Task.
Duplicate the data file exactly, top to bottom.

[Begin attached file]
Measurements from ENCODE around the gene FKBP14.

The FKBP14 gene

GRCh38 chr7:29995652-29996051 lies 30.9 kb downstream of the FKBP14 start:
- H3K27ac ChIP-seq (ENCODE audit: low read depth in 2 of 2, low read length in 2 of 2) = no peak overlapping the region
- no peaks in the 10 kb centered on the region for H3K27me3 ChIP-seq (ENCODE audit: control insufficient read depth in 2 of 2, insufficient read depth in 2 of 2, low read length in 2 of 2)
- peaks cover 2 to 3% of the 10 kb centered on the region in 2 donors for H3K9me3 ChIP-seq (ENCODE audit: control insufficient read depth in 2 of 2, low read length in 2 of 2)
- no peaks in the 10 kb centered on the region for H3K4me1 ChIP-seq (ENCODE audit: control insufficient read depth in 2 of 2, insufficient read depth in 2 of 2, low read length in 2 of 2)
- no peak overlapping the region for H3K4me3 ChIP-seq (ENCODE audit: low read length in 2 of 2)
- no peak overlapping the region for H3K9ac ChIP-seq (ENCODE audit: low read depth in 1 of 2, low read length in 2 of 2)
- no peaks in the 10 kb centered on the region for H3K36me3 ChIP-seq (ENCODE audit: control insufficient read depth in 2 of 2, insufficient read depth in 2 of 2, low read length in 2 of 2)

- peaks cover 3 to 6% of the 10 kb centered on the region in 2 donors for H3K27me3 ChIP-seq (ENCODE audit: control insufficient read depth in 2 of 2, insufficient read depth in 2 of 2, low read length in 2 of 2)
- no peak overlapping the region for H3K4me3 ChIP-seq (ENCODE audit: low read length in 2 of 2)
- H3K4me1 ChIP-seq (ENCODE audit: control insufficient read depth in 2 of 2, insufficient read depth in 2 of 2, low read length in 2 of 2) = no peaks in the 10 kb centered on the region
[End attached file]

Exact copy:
Measurements from ENCODE around the gene FKBP14.

The FKBP14 gene

GRCh38 chr7:29995652-29996051 lies 30.9 kb downstream of the FKBP14 start:
- H3K27ac ChIP-seq (ENCODE audit: low read depth in 2 of 2, low read length in 2 of 2) = no peak overlapping the region
- no peaks in the 10 kb centered on the region for H3K27me3 ChIP-seq (ENCODE audit: control insufficient read depth in 2 of 2, insufficient read depth in 2 of 2, low read length in 2 of 2)
- peaks cover 2 to 3% of the 10 kb centered on the region in 2 donors for H3K9me3 ChIP-seq (ENCODE audit: control insufficient read depth in 2 of 2, low read length in 2 of 2)
- no peaks in the 10 kb centered on the region for H3K4me1 ChIP-seq (ENCODE audit: control insufficient read depth in 2 of 2, insufficient read depth in 2 of 2, low read length in 2 of 2)
- no peak overlapping the region for H3K4me3 ChIP-seq (ENCODE audit: low read length in 2 of 2)
- no peak overlapping the region for H3K9ac ChIP-seq (ENCODE audit: low read depth in 1 of 2, low read length in 2 of 2)
- no peaks in the 10 kb centered on the region for H3K36me3 ChIP-seq (ENCODE audit: control insufficient read depth in 2 of 2, insufficient read depth in 2 of 2, low read length in 2 of 2)

- peaks cover 3 to 6% of the 10 kb centered on the region in 2 donors for H3K27me3 ChIP-seq (ENCODE audit: control insufficient read depth in 2 of 2, insufficient read depth in 2 of 2, low read length in 2 of 2)
- no peak overlapping the region for H3K4me3 ChIP-seq (ENCODE audit: low read length in 2 of 2)
- H3K4me1 ChIP-seq (ENCODE audit: control insufficient read depth in 2 of 2, insufficient read depth in 2 of 2, low read length in 2 of 2) = no peaks in the 10 kb centered on the region